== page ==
Causes of Alzheimer’s Disease

What is Alzheimer’s Disease?

Alzheimer’s disease (also senile dementia of the Alzheimer’s type) is the most common form of dementia, an incurable degenerative disease, first described in 1906 by the German psychiatrist Alois Alzheimer. As a rule, it is found in people over 65, but there is also early Alzheimer’s disease – a rare form of the disease. The global incidence for 2006 was estimated at 26.6 million people, and by 2050 the number of patients could grow fourfold.

For each person, the disease proceeds in its own way, but there are a number of common symptoms. The first noticeable manifestations are usually mistakenly associated with advanced age or explained by the effect of stress. Most often, in the early stages, a memory disorder is recognized, this symptom may manifest itself, for example, inability to recall recently learned information. When they go to a doctor and suspect Alzheimer’s disease, they usually analyze their behavior, make a series of cognitive tests, if possible, carry out magnetic resonance imaging (MRI) to clarify the diagnosis. With the development of the disease, symptoms such as confusion, irritability and aggressiveness, mood fluctuations appear, the ability to speak and understand what is said (aphasia) is impaired, there is a loss of long-term memory and the patient’s general withdrawal from work as the consciousness wanes. The gradual loss of body functions leads to death. Individual prognosis is difficult due to variations in the duration of the disease, which may develop latently over a long time before the symptoms become noticeable and the diagnosis is made. The average life expectancy after diagnosis is about seven years, less than three percent of patients live more than fourteen years.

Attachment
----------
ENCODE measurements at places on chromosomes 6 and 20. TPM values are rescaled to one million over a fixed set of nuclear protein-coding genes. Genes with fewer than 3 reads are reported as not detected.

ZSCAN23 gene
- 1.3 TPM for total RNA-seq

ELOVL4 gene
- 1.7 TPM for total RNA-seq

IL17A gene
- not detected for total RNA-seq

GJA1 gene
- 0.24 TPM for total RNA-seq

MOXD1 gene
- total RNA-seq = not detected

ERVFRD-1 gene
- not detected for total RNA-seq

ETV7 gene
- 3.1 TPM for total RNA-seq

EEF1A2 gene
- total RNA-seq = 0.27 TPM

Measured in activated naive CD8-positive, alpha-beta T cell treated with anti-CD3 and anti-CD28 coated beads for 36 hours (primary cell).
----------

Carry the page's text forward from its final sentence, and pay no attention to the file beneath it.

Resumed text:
Currently, a complete understanding of the causes and course of Alzheimer’s disease has not been achieved. Research suggests the association of disease with plaque accumulation and neurofibrillary tangles in brain tissue. Modern methods of therapy only slightly alleviate the symptoms, but so far they do not allow either to slow down or stop the development of the disease. Many promising therapies have reached the stage of clinical trials, the number of which in 2008 was more than five hundred, but it is unclear whether their effectiveness will be proven. There are many ways to prevent Alzheimer’s disease, but their effects on the course of the disease and its severity are not noted. Both for prevention and for fighting disease, it is often recommended to exercise, stimulate thinking and stick to a balanced diet.

Alzheimer’s disease belongs to diseases that impose the heaviest financial burden on society in developed countries.

The two main indicators used in epidemiological studies are the incidence and prevalence of the disease (pain). Incidence reflects the number of new cases per unit of person-time (usually the number of new cases per thousand person-years), and soreness refers to the total number of people affected by the disease in a population at a specific point in time.